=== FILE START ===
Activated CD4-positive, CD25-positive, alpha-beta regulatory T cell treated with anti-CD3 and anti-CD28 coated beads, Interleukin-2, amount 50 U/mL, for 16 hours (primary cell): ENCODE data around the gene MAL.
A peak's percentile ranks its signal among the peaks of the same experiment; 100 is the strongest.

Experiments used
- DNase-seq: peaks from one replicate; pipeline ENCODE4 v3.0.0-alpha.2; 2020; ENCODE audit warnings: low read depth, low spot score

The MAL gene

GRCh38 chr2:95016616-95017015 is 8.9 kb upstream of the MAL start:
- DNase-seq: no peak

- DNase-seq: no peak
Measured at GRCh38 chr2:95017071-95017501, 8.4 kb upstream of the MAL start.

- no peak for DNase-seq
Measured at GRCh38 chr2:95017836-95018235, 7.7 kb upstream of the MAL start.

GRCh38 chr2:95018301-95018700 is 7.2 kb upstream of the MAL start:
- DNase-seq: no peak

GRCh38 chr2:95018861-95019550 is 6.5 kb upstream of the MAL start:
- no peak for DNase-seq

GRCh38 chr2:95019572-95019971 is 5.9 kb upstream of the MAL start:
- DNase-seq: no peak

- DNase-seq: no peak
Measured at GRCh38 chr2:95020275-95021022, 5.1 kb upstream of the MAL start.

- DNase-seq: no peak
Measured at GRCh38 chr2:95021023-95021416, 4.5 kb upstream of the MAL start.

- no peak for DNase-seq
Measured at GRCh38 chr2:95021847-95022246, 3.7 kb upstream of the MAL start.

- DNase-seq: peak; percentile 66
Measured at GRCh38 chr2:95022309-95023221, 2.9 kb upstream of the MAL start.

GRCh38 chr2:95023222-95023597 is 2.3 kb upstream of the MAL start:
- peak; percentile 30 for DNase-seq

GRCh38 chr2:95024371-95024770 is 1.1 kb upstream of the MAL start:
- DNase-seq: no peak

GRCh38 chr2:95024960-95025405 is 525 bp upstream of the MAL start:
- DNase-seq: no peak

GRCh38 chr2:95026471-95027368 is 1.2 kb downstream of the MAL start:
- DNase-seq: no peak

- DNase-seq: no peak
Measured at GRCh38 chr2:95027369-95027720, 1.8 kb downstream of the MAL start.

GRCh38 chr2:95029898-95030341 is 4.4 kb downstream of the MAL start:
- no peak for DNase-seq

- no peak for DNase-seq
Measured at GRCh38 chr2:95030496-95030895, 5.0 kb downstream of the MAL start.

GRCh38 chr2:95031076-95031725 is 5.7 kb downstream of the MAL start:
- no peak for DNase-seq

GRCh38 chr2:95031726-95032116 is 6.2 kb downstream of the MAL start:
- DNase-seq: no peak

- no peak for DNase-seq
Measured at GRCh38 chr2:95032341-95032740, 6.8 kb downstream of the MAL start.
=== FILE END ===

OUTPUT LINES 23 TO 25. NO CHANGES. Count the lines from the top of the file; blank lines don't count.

Measured at GRCh38 chr2:95021847-95022246, 3.7 kb upstream of the MAL start.

- DNase-seq: peak; percentile 66
Measured at GRCh38 chr2:95022309-95023221, 2.9 kb upstream of the MAL start.